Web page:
Mysterious Flickering Decoded: Supermassive Black Hole Size Revealed by Its Feeding Pattern – SciTechDaily

Accretion Disk Rotating Around Supermassive Black Hole

An artist’s impression of an accretion disk rotating around an unseen supermassive black hole. The accretion process produces random fluctuations in luminosity from the disk over time, a pattern found to be related to the mass of the black hole in a new study led by University of Illinois Urbana-Champaign researchers. Credit: Graphic courtesy Mark A. Garlick/Simons Foundation

The feeding patterns of black holes offer insight into their size, researchers report. A new study revealed that the flickering in the brightness observed in actively feeding supermassive black holes is related to their mass.

Supermassive black holes are millions to billions of times more massive than the sun and usually reside at the center of massive galaxies. When dormant and not feeding on the gas and stars surrounding them, SMBHs emit very little light; the only way astronomers can detect them is through their gravitational influences on stars and gas in their vicinity. However, in the early universe, when SMBHs were rapidly growing, they were actively feeding – or accreting – materials at intensive rates and emitting an enormous amount of radiation – sometimes outshining the entire galaxy in which they reside, the researchers said.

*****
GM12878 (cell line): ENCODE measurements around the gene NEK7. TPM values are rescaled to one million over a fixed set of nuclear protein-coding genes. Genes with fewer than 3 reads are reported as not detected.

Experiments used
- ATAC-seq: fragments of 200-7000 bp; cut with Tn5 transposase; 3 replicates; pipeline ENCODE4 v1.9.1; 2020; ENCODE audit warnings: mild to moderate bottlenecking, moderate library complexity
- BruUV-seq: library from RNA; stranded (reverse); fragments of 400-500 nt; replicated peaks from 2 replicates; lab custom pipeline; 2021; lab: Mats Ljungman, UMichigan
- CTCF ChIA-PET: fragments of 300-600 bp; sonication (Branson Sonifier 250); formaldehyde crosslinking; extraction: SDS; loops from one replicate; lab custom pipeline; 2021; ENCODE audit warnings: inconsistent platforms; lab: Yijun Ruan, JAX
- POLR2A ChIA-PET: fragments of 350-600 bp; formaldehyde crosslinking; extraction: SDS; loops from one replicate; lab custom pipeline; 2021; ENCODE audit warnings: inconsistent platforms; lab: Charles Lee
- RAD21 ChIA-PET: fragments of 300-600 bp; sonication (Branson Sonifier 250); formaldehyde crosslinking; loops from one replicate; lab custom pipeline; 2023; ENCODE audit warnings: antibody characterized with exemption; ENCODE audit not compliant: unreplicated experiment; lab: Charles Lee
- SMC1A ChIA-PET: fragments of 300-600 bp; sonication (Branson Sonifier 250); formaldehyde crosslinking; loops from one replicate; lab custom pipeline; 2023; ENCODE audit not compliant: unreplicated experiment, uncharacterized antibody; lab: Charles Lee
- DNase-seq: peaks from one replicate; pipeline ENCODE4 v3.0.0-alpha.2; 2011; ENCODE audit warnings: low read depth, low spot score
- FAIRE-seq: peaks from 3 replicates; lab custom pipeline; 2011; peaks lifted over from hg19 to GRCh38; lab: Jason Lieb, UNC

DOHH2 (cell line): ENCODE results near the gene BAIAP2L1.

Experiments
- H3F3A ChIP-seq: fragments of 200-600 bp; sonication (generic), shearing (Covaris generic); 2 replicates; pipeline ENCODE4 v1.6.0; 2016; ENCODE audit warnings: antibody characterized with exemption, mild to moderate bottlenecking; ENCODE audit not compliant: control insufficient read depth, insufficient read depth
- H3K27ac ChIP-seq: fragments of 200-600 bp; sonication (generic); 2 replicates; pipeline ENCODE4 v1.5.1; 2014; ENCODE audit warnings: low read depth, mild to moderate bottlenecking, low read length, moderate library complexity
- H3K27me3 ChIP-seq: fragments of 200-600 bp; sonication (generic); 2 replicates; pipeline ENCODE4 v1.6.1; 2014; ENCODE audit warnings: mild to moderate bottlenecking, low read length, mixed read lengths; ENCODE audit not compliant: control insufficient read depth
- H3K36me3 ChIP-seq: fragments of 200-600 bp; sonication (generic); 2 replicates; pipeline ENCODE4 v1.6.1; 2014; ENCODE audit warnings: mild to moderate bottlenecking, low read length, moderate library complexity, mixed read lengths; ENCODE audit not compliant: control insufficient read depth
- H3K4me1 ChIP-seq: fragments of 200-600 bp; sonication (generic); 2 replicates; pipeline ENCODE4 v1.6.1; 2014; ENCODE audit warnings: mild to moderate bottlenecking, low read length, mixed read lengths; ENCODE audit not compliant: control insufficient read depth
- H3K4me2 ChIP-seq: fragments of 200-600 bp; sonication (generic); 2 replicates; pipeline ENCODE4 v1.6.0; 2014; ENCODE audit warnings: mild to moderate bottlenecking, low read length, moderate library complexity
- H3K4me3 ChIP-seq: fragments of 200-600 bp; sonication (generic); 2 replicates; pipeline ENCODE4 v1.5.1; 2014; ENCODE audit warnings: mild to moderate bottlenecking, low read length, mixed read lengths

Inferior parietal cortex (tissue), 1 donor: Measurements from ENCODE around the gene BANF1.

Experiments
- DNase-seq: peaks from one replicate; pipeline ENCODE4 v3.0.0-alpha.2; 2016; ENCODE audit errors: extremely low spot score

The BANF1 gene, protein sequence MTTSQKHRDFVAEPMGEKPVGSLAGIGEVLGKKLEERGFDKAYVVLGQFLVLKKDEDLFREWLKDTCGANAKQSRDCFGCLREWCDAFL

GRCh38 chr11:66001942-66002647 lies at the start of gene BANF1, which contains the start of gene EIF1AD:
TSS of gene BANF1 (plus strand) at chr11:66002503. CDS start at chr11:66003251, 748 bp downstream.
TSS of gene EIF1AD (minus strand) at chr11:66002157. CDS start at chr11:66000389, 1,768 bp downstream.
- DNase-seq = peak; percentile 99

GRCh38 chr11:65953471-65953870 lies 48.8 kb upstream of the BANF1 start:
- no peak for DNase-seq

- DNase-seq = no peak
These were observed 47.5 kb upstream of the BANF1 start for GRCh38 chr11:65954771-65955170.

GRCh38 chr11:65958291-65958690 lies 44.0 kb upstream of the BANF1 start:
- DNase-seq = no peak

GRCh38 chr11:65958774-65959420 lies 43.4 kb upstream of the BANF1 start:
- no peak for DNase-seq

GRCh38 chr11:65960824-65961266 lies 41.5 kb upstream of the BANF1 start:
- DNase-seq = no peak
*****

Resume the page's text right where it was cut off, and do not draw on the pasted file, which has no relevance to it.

The new study, led by the University of Illinois Urbana-Champaign astronomy graduate student Colin Burke and professor Yue Shen, uncovered a definitive relationship between the mass of actively feeding SMBHs and the characteristic timescale in the light-flickering pattern. The findings are published in the journal Science.

The observed light from an accreting SMBH is not constant. Due to physical processes that are not yet understood, it displays a ubiquitous flickering over timescales ranging from hours to decades. “There have been many studies that explored possible relations of the observed flickering and the mass of the SMBH, but the results have been inconclusive and sometimes controversial,” Burke said.

The team compiled a large data set of actively feeding SMBHs to study the variability pattern of flickering. They identified a characteristic timescale, over which the pattern changes, that tightly correlates with the mass of the SMBH. The researchers then compared the results with accreting white dwarfs, the remnants of stars like our sun, and found that the same timescale-mass relation holds, even though white dwarfs are millions to billions times less massive than SMBHs.

The light flickers are random fluctuations in a

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